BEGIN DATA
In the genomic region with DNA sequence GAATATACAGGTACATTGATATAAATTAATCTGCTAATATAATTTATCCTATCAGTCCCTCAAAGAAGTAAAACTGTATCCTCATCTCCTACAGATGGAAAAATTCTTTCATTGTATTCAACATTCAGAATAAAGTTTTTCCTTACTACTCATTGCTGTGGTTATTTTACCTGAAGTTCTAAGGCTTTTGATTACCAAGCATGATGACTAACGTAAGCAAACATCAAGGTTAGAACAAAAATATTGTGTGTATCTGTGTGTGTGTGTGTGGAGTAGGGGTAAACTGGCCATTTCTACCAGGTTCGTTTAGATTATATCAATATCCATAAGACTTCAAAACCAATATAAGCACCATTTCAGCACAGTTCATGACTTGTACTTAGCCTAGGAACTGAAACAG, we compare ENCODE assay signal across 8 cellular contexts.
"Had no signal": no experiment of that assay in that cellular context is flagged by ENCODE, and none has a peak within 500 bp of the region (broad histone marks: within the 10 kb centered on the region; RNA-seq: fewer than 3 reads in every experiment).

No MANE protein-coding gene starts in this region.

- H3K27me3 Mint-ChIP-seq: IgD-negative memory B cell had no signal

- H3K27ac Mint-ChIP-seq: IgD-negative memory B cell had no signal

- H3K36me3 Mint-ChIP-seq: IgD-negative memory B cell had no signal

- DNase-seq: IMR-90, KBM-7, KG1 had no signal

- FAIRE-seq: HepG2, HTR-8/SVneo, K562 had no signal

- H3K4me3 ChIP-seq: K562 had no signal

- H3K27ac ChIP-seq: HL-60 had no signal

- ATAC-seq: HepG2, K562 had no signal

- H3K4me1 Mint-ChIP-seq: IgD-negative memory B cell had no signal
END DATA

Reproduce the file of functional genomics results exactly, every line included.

In the genomic region with DNA sequence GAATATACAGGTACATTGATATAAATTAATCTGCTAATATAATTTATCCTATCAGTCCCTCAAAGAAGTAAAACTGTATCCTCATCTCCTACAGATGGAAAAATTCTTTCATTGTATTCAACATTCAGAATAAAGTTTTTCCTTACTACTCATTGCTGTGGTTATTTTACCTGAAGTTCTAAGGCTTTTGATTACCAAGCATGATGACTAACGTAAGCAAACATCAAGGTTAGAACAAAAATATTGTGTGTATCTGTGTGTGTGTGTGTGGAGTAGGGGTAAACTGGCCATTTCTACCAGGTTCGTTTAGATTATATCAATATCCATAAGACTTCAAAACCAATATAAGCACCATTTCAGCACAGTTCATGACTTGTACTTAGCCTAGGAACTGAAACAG, we compare ENCODE assay signal across 8 cellular contexts.
"Had no signal": no experiment of that assay in that cellular context is flagged by ENCODE, and none has a peak within 500 bp of the region (broad histone marks: within the 10 kb centered on the region; RNA-seq: fewer than 3 reads in every experiment).

No MANE protein-coding gene starts in this region.

- H3K27me3 Mint-ChIP-seq: IgD-negative memory B cell had no signal

- H3K27ac Mint-ChIP-seq: IgD-negative memory B cell had no signal

- H3K36me3 Mint-ChIP-seq: IgD-negative memory B cell had no signal

- DNase-seq: IMR-90, KBM-7, KG1 had no signal

- FAIRE-seq: HepG2, HTR-8/SVneo, K562 had no signal

- H3K4me3 ChIP-seq: K562 had no signal

- H3K27ac ChIP-seq: HL-60 had no signal

- ATAC-seq: HepG2, K562 had no signal

- H3K4me1 Mint-ChIP-seq: IgD-negative memory B cell had no signal